Alan Vernon - Female "mother" Black Bear CC BY 2.0

As a black bear (Ursus americanus) awakens from its winter nap it will seek out fresh spring plants to eat, such as those emerging in wetlands. It is an omnivore, and will also eat grasses, ants, bees, honey, fruits and berries, and occasionally small mammals. It will scavenge carrion, such as a deer carcass, and later in the year it will fatten up on the nuts of many hardwoods, especially acorns and beechnuts. But for now, the scent of any possible food source, including your bird feeder, pet’s food dish, garbage can or compost pile is mighty inviting to a hungry bear.

Connecticut’s black bear population has increased dramatically over the past 20 years. What was once a slow movement of bears from neighboring states has evolved into a resident population that breeds successfully in our forests. Most of these bears reside in the northwestern corner of the state, but several sightings have been reported in our area. Consequently, if you live near a forested area, the chances of seeing a bear in your yard are increasing.

With its excellent sense of smell a bear can pick up the scent of a meal from quite a distance. Additionally, a drought year may result in a shortage of natural foods and cause a bear to travel several miles in search of a meal. As a rule, the black bear is a shy animal with a healthy fear of humans. But a hungry bear that finds food close to a human residence can quickly lose its fear and become a real problem. These visitors tend to be young bears recently out on their own and learning the ropes. If one learns that humans provide a meal, whether intentionally or not, it will continue to visit residences in search of an easy meal.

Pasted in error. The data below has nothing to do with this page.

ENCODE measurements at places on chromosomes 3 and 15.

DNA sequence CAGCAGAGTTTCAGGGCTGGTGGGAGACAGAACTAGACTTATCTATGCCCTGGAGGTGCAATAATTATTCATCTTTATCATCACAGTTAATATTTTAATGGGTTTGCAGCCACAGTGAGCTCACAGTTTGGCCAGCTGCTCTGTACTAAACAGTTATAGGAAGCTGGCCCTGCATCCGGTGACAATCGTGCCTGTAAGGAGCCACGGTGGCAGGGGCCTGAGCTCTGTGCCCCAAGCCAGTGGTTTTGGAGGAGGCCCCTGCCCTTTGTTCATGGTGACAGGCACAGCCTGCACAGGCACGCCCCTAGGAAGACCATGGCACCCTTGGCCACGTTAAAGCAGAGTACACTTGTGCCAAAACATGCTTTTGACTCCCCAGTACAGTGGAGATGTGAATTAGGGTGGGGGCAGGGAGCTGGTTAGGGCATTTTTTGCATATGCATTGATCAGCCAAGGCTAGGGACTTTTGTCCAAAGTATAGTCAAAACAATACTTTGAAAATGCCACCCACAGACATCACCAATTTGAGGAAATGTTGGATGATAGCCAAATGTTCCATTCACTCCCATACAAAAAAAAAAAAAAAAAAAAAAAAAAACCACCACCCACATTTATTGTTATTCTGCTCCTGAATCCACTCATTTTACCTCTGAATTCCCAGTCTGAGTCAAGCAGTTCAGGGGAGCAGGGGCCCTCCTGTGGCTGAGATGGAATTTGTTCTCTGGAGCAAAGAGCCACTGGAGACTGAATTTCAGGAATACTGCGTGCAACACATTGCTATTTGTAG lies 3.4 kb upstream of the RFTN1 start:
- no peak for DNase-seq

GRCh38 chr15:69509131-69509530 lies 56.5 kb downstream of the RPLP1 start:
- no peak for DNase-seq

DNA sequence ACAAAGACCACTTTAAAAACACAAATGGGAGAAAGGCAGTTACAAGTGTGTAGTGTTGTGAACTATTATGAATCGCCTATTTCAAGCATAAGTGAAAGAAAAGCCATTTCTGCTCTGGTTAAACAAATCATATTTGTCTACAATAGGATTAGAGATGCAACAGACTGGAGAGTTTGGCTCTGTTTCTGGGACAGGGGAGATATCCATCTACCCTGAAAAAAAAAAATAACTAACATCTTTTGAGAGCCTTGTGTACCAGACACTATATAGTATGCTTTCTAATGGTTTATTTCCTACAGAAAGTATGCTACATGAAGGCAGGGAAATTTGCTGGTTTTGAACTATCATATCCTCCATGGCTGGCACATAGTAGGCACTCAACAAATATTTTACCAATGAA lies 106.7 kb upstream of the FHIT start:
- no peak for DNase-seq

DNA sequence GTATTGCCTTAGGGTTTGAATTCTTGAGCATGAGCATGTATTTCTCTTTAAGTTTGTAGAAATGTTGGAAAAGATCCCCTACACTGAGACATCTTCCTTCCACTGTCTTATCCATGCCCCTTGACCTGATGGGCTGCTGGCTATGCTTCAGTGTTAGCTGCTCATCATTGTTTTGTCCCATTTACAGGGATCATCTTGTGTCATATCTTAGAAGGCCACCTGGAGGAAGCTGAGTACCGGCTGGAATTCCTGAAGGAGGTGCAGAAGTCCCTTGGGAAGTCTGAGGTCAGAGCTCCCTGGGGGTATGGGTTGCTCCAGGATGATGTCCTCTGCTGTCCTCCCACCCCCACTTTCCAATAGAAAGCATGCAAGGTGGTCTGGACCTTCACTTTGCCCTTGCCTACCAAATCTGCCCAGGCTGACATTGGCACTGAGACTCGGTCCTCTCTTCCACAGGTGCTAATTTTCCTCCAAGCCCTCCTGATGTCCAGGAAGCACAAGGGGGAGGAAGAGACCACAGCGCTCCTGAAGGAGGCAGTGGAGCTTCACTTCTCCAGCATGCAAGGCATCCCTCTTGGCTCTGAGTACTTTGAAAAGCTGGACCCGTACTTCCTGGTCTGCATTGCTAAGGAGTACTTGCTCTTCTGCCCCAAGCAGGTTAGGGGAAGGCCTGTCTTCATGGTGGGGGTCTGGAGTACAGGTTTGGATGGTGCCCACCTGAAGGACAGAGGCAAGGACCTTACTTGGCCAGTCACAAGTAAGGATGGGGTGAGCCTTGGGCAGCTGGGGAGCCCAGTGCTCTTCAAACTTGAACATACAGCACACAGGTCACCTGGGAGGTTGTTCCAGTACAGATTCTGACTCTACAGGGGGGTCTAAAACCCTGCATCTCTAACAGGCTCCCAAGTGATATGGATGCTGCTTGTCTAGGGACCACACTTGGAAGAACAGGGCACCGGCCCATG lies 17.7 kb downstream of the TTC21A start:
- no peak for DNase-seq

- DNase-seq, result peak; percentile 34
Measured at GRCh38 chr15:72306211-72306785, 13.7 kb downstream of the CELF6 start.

It is vitally important that homeowners take responsibility for removing attractants, such as bird feeders, when a bear begins to visit. Failure to remove the food source may result in a bear making return visits and destroying property. The animal then becomes a “problem bear” in the neighborhood and may regrettably need to be destroyed. Therefore, to protect the bear and your property, the Connecticut Department of Energy and Environmental Protection (DEEP) recommends that you:

  • Take down your feeders from late March through November. This is the time that bears are active.

  • Keep garbage cans in the garage or basement until the day of pickup. (You can also add ammonia to the trash to repel bears and other animals.)

  • Store pet and livestock food indoors in sealed containers.

  • Do not add meats or sweet fruits to a compost pile. (You can sprinkle lime on the pile to reduce the usual compost scent.)

  • Clean and store your backyard grill in a shed or garage when not in use.

  • Protect livestock with electric fencing and move into a barn at night, if possible.

  • Reinforce beehives or protect with electric fencing.

  • Never, never intentionally feed bears.

A bear sighting in your yard can be a thrilling experience if you have taken the proper precautions. You can observe the bear after moving indoors with your children and pets, and wait for it to leave on its own. Or you can make loud noises (banging metal pots together) from a safe distance to scare the bear off. Either way, report your bear sighting to the DEEP’s Wildlife Division at 860-675-8130, or their 24-hour hotline, 860-424-3333, or their website.